January: Frozen Fields

New Year’s Day – A mazy record – Redwings – A little more light to give – Reaching the end of the rainbow – In and out of shadows – Shining fields – Inside a Peter Brook painting – Cuckoos and buntings – A torchlit descent – Fieldfares – Stoodley celebration – Sudden twilight – Glowing gas bars – Slap and splash – Inversion – Mist-graded distance – Gullies – Muted – The smell of warm days – Cascade – Quartz – Long-lost track – The dregs of the day – Blue twilit snows – Brine – Threadbare – The ghost of a treeline – Breakers – Collapse – Serendipity – Dipper – For the birds


February: These Shining Days

A painful hopefulness – Bent and bowed – Liquefying – Last of the hush – Offerings – Slate – Squalls – Drift – Ravens – Hoarding – Catching rays – Unknown horizons – A last icy draught – Shard – Tuning up – Yaffle – Benediction – Pilgrimage – Welcome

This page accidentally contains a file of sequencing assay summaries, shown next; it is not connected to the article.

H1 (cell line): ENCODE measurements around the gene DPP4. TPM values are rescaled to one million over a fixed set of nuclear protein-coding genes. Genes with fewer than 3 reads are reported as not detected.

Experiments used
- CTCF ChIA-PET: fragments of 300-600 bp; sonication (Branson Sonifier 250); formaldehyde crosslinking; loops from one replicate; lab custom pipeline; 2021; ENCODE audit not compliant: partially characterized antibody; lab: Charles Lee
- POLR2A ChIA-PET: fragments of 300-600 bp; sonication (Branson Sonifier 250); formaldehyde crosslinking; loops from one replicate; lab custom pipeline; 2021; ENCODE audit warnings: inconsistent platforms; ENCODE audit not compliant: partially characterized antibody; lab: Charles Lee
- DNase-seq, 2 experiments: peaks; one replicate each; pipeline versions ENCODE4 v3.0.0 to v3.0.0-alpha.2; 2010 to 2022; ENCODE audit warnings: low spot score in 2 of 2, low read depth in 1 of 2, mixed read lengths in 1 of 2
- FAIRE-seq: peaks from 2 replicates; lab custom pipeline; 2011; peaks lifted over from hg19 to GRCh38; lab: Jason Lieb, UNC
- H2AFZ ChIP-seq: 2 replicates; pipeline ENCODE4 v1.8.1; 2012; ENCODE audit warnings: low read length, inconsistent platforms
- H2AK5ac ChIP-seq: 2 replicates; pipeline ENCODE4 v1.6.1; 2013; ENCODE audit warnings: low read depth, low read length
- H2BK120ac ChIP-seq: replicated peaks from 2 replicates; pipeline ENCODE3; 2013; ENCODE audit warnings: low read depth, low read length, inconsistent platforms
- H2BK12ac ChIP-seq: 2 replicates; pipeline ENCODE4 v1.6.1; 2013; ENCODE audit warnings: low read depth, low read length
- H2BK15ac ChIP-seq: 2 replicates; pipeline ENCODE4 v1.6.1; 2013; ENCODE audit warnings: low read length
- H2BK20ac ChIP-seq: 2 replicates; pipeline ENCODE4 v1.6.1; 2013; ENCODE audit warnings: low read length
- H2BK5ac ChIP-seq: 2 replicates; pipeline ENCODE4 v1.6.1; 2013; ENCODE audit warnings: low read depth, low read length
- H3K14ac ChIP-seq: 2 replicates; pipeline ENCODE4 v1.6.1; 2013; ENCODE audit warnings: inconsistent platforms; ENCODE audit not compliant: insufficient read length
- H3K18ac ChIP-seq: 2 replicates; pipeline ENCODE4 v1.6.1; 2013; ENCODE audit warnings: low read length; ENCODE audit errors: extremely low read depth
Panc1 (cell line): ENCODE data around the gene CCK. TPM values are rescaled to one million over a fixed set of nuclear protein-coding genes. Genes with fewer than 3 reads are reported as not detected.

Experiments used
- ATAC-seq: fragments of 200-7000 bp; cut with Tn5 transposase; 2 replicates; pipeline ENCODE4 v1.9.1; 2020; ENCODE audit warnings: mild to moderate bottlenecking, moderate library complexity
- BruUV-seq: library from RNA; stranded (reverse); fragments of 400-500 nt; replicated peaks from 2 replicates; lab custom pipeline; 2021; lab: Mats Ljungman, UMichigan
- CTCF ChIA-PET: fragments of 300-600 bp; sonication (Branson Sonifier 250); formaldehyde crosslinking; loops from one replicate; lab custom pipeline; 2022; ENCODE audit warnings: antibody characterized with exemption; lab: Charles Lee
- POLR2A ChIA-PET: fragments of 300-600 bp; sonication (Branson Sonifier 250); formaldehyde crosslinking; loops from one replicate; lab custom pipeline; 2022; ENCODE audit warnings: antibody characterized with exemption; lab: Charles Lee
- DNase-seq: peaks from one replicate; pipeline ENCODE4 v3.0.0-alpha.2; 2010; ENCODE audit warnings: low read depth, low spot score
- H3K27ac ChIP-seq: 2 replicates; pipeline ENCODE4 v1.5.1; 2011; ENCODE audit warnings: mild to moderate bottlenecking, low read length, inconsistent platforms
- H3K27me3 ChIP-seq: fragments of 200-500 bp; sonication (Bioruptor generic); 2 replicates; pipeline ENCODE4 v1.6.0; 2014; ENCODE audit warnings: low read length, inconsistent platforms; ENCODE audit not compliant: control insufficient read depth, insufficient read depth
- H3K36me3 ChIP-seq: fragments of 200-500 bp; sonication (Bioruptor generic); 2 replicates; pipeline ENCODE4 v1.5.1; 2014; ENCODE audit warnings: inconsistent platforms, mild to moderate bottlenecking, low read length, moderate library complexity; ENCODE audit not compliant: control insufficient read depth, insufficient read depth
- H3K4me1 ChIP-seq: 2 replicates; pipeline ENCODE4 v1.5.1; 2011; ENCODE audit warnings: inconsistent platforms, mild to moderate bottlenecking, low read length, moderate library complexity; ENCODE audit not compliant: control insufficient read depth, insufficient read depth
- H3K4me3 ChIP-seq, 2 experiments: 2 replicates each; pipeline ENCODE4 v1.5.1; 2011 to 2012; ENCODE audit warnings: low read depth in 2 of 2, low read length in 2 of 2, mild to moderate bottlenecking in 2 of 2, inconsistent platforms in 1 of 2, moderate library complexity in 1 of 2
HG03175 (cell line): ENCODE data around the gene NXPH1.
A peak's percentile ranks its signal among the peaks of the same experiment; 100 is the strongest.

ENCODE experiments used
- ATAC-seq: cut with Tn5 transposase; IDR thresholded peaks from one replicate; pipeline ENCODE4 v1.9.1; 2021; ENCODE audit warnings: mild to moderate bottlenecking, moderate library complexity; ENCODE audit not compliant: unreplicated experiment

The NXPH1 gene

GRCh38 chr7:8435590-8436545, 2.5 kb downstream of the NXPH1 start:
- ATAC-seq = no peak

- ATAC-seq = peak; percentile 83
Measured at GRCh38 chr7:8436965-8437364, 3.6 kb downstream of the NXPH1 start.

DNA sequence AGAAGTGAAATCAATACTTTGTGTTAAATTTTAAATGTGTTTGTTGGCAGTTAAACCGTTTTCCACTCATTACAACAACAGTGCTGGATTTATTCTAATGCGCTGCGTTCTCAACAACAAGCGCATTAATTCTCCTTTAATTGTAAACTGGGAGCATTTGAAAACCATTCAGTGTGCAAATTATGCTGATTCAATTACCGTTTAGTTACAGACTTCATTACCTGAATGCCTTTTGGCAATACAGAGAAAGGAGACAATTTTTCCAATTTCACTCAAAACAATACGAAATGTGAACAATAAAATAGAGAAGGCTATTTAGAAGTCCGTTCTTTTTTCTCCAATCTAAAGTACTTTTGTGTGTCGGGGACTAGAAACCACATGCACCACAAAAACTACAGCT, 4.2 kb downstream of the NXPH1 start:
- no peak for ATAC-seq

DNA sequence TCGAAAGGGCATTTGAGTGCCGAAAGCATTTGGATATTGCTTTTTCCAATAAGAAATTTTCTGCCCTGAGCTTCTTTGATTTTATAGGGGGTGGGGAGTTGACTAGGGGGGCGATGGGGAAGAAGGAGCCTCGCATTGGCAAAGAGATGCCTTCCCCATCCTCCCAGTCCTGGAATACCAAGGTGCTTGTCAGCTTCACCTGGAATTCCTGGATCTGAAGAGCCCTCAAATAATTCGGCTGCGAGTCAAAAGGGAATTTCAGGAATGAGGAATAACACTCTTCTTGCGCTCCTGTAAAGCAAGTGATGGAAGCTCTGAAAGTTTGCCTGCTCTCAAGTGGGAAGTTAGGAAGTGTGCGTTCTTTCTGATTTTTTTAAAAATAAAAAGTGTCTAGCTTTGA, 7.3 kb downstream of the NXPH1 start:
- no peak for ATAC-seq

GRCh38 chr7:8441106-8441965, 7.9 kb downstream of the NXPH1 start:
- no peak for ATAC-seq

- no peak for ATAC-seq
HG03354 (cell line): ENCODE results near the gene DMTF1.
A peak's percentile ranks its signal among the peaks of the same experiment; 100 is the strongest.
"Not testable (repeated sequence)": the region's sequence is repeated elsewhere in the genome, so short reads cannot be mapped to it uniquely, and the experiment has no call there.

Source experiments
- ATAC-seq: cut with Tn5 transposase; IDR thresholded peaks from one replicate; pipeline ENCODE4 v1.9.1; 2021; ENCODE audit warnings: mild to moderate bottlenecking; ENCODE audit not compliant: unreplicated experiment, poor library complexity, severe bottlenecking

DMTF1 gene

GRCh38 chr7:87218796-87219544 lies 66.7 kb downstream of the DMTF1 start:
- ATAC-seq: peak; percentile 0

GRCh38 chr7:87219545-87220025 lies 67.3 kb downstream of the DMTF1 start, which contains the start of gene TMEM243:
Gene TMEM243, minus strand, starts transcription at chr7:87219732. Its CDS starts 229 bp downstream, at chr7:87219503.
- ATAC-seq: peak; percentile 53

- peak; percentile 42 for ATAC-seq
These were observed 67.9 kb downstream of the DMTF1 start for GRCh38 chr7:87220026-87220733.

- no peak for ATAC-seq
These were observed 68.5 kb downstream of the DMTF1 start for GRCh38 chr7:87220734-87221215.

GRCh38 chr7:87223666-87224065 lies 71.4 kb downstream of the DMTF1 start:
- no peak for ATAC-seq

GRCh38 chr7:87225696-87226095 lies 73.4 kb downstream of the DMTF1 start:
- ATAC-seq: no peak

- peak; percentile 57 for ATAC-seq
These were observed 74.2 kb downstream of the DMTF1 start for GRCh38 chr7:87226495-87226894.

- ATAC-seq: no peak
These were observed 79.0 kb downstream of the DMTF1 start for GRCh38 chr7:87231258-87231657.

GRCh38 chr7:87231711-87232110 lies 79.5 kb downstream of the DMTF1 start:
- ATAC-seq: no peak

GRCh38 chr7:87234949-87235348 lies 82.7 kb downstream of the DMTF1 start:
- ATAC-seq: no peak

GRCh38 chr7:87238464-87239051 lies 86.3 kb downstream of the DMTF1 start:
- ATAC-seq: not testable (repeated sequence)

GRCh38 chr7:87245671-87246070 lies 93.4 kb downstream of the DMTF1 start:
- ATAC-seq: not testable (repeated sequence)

March: Renewal

Lavena Saltonstall – Coming to life – 230 steps – Pond – Tree-roar and water-fall – Following the call – A new direction – Quiet work for wildlife – Ancient patterns – Other lights still burn – Humming – Ending as we began